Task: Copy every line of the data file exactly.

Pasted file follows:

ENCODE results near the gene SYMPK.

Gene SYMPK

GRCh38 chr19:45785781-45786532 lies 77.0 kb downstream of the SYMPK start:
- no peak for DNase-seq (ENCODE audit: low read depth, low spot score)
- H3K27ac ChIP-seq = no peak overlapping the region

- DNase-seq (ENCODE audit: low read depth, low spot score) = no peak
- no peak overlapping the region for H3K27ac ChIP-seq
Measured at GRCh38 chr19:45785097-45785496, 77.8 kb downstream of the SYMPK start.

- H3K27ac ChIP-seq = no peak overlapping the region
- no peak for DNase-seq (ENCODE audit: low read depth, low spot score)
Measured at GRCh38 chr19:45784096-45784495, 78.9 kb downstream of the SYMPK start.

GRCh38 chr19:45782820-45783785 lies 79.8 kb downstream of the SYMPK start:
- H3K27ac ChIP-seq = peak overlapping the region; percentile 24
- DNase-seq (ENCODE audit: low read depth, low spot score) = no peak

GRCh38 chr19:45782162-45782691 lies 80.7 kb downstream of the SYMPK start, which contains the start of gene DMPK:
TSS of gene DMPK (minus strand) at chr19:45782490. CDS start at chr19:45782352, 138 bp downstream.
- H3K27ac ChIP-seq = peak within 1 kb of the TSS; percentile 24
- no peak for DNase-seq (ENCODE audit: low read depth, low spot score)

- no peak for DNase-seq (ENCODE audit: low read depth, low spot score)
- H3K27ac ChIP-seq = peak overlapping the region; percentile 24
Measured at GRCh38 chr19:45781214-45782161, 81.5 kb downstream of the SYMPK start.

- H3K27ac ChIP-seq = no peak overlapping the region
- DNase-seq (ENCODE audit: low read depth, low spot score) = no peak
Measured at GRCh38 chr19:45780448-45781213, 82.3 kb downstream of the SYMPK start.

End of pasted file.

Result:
ENCODE results near the gene SYMPK.

Gene SYMPK

GRCh38 chr19:45785781-45786532 lies 77.0 kb downstream of the SYMPK start:
- no peak for DNase-seq (ENCODE audit: low read depth, low spot score)
- H3K27ac ChIP-seq = no peak overlapping the region

- DNase-seq (ENCODE audit: low read depth, low spot score) = no peak
- no peak overlapping the region for H3K27ac ChIP-seq
Measured at GRCh38 chr19:45785097-45785496, 77.8 kb downstream of the SYMPK start.

- H3K27ac ChIP-seq = no peak overlapping the region
- no peak for DNase-seq (ENCODE audit: low read depth, low spot score)
Measured at GRCh38 chr19:45784096-45784495, 78.9 kb downstream of the SYMPK start.

GRCh38 chr19:45782820-45783785 lies 79.8 kb downstream of the SYMPK start:
- H3K27ac ChIP-seq = peak overlapping the region; percentile 24
- DNase-seq (ENCODE audit: low read depth, low spot score) = no peak

GRCh38 chr19:45782162-45782691 lies 80.7 kb downstream of the SYMPK start, which contains the start of gene DMPK:
TSS of gene DMPK (minus strand) at chr19:45782490. CDS start at chr19:45782352, 138 bp downstream.
- H3K27ac ChIP-seq = peak within 1 kb of the TSS; percentile 24
- no peak for DNase-seq (ENCODE audit: low read depth, low spot score)

- no peak for DNase-seq (ENCODE audit: low read depth, low spot score)
- H3K27ac ChIP-seq = peak overlapping the region; percentile 24
Measured at GRCh38 chr19:45781214-45782161, 81.5 kb downstream of the SYMPK start.

- H3K27ac ChIP-seq = no peak overlapping the region
- DNase-seq (ENCODE audit: low read depth, low spot score) = no peak
Measured at GRCh38 chr19:45780448-45781213, 82.3 kb downstream of the SYMPK start.